Avoid Writing Or Speaking These Words

Today I want to share with you some concrete examples of phrases people use in their daily language which betray a lack of confidence. By sharing these, it is my hope that you may benefit directly and watch your own choice of words when speaking or writing.

The word, ‘just’ when used to describe the kind of work you are looking for, can communicate your low opinion of both the job and by association, the people who perform it. “I’m just looking for a factory job”.  By including the word, ‘just’ in the sentence, it’s a self-put-down.  You might as well say, “I am not worthy of a meaningful job doing anything significant, I’m only capable of this job anybody could do”. Ouch! Remove the word, ‘just’ from the sentence and it becomes assertive immediately; “I’m looking for a factory job”.

‘Would like to’, is a phrase that I often see people use when writing a cover letter or perhaps in the opening few lines of an email. It’s often used in the sentence that goes something like, “I would like to apply for the position of…”  My question to people who use such a phrase is, “Are you applying or aren’t you?” to which they tell me, “Of course I am.” Well if you are in the very act of applying, then you no longer ‘would like to’, you are!

For example if you said, “I would like to visit Australia one day”, that’s an event that may happen one day in the future. It’s not something you would say as you boarded the plane to a fellow passenger. They’d say, “You do know this is the plane going to Australia don’t you?”, because they’d be confused by your choice of language.  So it’s proper then to change this opening to, “I am applying for the position of…” This becomes a factual opening; you’re applying for a job and identifying the position.

“I’m only” is much like the word, ‘just’. “I’m only an Accountant” reveals that low opinion you have, or belief the person you are speaking with has of those people who are Accountants. What’s wrong with being an Accountant? It’s as if you are revealing your inner value that the position you are describing is at the bottom of some commonly held job-ranking scale. If an Accountant happened to be listening nearby, don’t be surprised if they take offence and say, “I’m an Accountant. What’s wrong with Accountants?” I imagine you’d counter apologetically with something like, “Oh sorry I didn’t mean anything by it.” Ah but you’ve said it haven’t you? Drop, “I’m only” from your vocabulary.

Another common mistake I have come to see time and time again on cover letters is a failure of the writer to come right out and ask for an interview. Now isn’t the point of cover letter to introduce yourself, reference your resume and motivate the reader to extend an interview to you? So why dance around hinting at it, inferring it, implying it etc. instead of just stating with assertion, “I am requesting an interview”. It’s as easy as that and can be your opening line. “I am requesting an interview for the position of ______________. “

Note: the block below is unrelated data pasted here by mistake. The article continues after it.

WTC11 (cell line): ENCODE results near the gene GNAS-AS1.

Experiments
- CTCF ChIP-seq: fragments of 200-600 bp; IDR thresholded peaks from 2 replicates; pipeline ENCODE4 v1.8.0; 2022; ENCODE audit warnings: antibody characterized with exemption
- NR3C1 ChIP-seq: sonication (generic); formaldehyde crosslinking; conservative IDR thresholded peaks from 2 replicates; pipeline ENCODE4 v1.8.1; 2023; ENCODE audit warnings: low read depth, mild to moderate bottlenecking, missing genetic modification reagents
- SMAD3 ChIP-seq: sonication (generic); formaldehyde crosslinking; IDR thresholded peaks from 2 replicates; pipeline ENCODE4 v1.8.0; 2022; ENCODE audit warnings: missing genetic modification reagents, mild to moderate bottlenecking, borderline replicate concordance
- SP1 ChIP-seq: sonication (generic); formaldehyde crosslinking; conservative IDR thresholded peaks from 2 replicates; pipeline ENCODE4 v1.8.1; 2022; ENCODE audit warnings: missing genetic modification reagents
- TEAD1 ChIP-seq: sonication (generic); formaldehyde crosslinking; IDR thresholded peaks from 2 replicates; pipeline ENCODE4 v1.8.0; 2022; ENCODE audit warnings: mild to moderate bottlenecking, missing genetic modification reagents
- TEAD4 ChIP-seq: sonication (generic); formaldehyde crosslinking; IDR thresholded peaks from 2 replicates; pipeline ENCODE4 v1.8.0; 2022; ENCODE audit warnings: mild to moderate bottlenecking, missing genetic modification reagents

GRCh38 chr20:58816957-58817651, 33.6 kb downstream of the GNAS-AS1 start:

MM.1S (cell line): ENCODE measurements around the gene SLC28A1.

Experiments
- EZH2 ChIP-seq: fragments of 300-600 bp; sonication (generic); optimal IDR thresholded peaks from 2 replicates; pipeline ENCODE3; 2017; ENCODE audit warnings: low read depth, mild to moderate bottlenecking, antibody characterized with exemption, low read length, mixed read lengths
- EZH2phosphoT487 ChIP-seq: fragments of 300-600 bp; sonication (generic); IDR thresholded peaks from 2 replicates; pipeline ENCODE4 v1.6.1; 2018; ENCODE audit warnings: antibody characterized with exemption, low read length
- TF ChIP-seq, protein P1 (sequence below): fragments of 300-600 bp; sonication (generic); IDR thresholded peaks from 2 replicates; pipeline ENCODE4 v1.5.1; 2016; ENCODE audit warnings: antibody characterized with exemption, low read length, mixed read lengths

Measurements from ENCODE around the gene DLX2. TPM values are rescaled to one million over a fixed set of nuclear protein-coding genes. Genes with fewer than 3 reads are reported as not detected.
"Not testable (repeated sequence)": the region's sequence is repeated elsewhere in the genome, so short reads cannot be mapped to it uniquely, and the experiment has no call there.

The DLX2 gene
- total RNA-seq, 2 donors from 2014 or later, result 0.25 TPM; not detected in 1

I am amazed at the number of people who counter this suggestion by saying, “Can I do that? I don’t want to sound pushy.” Pushy? It’s not pushy at all. It’s the thrust of your intent in an opening line which gets right to the point. The person receiving your resume and cover letter is busy and wants to know the purpose of this letter that’s landed on their desk. “Oh, you want an interview. Great, let me read on.”

One last language tip; replace the phrase, “Can I”, with the words, “May I”. I am often approached by clients when working in an Employment Resource Centre who wish to use a stapler or a pen for example. I understand they are being polite and asking for permission to use an item which is only good manners. When you ask, “May I?” you are correctly asking for permission. When you ask, “Can I?” you are asking for my assessment of your ability to actually use the stapler or pen. Presumably you have the required skills and know how to use the stapler, but maybe not. Are you asking for a demonstration first? I doubt it.

Now look, these might appear to be trifling, miniscule things that aren’t a big deal. They are however indicators of your both your self-esteem, your command of the language and by inference, your education level. In other words, the people listening to you or reading your words are going to form impressions of you – just as you yourself form opinions of others based on what you both hear and read. My intent by pointing out these few examples is to help you see how you may be perceived by others. You alone ultimately decide the choice of words you use and the impression you want others to have of you.

If you have no idea your choice of words is creating a poor first impression, it’s impossible to correct what you don’t know. So please take my suggestions as just that – suggestions. Do with them what you will. You’ll find more ideas to help you with your job search at https://myjobadvice.wordpress.com   and please share your comments freely.


2 thoughts on “Avoid Writing Or Speaking These Words

  1. I agree. It’s amazing how changing the words you use can convey a whole different meaning. I am working on eliminating the word “only”. I am getting there, but I have to be careful not to slip up. I have always asked for an interview in my cover letter at the end, but I never thought about asking at the beginning. That is a good idea.


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